Artificial intelligence tech is everywhere these days, informing everything from credit decisions to diagnosing diseases and keeping cars from crashing. TED-Ed’s Briana Brownell explains the three main kinds of machine learning technology, how they differ, and how little we really know about how AI works.
THE BEST Artificial Intelligence
After multiple lockdowns in the UK, vlogger Tom Scott is starting to run out of ideas of things he can make videos about. So he turned to an artificial intelligence to see if it could come up with any. OpenAI’s GPT-3 tech came up with a mix of mundane, ridiculous, and surprisingly legitimate-sounding ideas, depending on its tuning.
What happens when you let artificial intelligence write a Christmas song? Musician Chase Holfelder wanted to find out, so he turned to the Jukebox neural network to create the lyrics, chord progression, and vocal melody of this tune, titled “Rudolph, the All-Gracious King.”
Developed by Magenta using Google AI tech, Tone/Transfer takes ordinary sounds like a human voice and makes them sound like a musical instrument. It can also digest the sounds made by one kind of musical instrument and map them onto a different one. You can play with the online demo for yourself.
Computer scientists from Google, MIT, and UC Berkeley have developed incredible image correction software that uses artificial intelligence to remove or soften unwanted shadows and harsh highlights from faces without affecting other naturally-occurring shadows. Read more about the tech on the project’s website.
It’s the year 2028, and while the world goes about its business, a system basically eradicates all knowledge of 20th century pop culture. Tom Scott explores one of the negative possibilities of artificial intelligence run amok in his own 6-minute episode of Black Mirror.
Machine learning tech is getting pretty good at things like object recognition, but can it write a decent song? Funk Turkey fed artificial intelligence software a bunch of AC/DC lyrics and asked it to create a new track. This is what it came up with. We’re pretty sure this AI is actually a 10-year-old boy.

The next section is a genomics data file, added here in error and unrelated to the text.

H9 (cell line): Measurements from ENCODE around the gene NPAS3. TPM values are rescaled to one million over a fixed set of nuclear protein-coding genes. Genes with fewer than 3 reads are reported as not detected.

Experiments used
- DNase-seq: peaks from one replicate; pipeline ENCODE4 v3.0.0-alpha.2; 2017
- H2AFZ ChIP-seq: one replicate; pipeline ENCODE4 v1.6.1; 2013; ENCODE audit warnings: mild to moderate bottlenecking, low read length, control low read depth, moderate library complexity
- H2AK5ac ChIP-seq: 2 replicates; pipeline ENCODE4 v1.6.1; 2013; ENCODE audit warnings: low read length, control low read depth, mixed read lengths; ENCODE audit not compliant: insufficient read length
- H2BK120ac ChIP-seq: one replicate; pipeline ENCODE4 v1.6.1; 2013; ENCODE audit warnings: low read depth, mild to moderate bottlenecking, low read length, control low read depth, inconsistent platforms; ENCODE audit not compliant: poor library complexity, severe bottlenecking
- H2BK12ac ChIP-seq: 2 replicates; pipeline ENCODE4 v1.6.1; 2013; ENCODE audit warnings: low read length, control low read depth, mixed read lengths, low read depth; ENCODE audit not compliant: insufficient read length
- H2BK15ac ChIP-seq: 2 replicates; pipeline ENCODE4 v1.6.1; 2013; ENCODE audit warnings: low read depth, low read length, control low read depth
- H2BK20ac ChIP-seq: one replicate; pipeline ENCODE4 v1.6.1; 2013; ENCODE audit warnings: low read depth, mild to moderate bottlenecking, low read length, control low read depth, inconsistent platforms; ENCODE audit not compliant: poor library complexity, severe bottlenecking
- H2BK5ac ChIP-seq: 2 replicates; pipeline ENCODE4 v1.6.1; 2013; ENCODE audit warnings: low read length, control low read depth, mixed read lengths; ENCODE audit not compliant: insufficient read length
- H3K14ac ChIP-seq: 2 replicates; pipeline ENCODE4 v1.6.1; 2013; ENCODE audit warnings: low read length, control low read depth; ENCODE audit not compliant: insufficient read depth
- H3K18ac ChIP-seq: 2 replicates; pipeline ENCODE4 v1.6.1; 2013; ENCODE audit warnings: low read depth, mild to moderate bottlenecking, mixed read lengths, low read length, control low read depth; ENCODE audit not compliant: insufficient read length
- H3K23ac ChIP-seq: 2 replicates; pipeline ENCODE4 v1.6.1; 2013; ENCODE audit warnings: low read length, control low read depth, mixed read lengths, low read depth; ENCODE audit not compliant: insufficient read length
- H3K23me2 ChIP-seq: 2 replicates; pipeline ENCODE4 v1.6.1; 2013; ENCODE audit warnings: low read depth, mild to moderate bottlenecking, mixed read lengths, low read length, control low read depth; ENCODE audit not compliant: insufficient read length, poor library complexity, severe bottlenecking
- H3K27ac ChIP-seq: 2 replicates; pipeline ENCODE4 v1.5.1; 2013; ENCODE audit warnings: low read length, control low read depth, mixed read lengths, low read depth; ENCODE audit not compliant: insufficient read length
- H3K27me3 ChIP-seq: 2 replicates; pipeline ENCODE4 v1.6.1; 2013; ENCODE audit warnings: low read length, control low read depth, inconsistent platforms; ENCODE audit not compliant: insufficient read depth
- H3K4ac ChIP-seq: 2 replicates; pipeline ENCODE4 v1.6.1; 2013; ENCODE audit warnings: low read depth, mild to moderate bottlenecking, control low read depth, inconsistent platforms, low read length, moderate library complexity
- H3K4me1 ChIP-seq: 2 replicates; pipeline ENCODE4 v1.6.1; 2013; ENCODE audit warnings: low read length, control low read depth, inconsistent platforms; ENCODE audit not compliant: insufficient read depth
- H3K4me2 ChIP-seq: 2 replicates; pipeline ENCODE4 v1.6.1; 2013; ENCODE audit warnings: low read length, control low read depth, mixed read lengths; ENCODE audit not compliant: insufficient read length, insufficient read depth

Artificial intelligence is getting better at identifying objects in still images, and more recently in video. Now machine learning tech is getting smart enough to look at what’s happening in a video and answer questions about what it has seen. Two Minute Papers provides a brief overview of CLEVRER and its capabilities.
Looking to create your next big hit song? This AI-powered song lyric generator will craft the words for you automatically. Simply select a topic, choose a genre and a mood, and it’ll take care of the rest. Sure, your masterpiece might not make much sense, but that never stopped Duran Duran or David Bowie.
We’ve seen machines that can sort LEGO bricks before, but they’re generally limited to just a few specific shapes or colors. Daniel West’s machine is much smarter, using AI algorithms to identify and sort nearly 3,000 different LEGO shapes and colors. We think it’ll need more than 18 sorting bins to be really useful though.
Season 8 of Game of Thrones had more than its share of haters and controversy. So in the interest of improving its ending, College Humor turned to artificial intelligence tech to rewrite bits of the script for the series finale. At times it’s nonsensical, but at others, it’s better than the ending we got.
Next top model? How about an army of free and tireless ones? A Japanese company called DataGrid claims it has created a way to automatically generate whole body models of people who don’t exist. These virtual models can be given a variety of poses and clothing.
Need to remove the background from an image of a person? You could try and do it yourself in Photoshop, or you could use this website, which uses AI tech to distinguish between people and backgrounds. It does an impressive job, though its output resolution is currently quite limited.
Artificial intelligence isn’t just powering robots, it’s already making decisions about our credit, work, insurance, safety, and other important aspects of our lives. Dress Code and HPE interviewed experts about some of the issues raised when algorithms wield such power.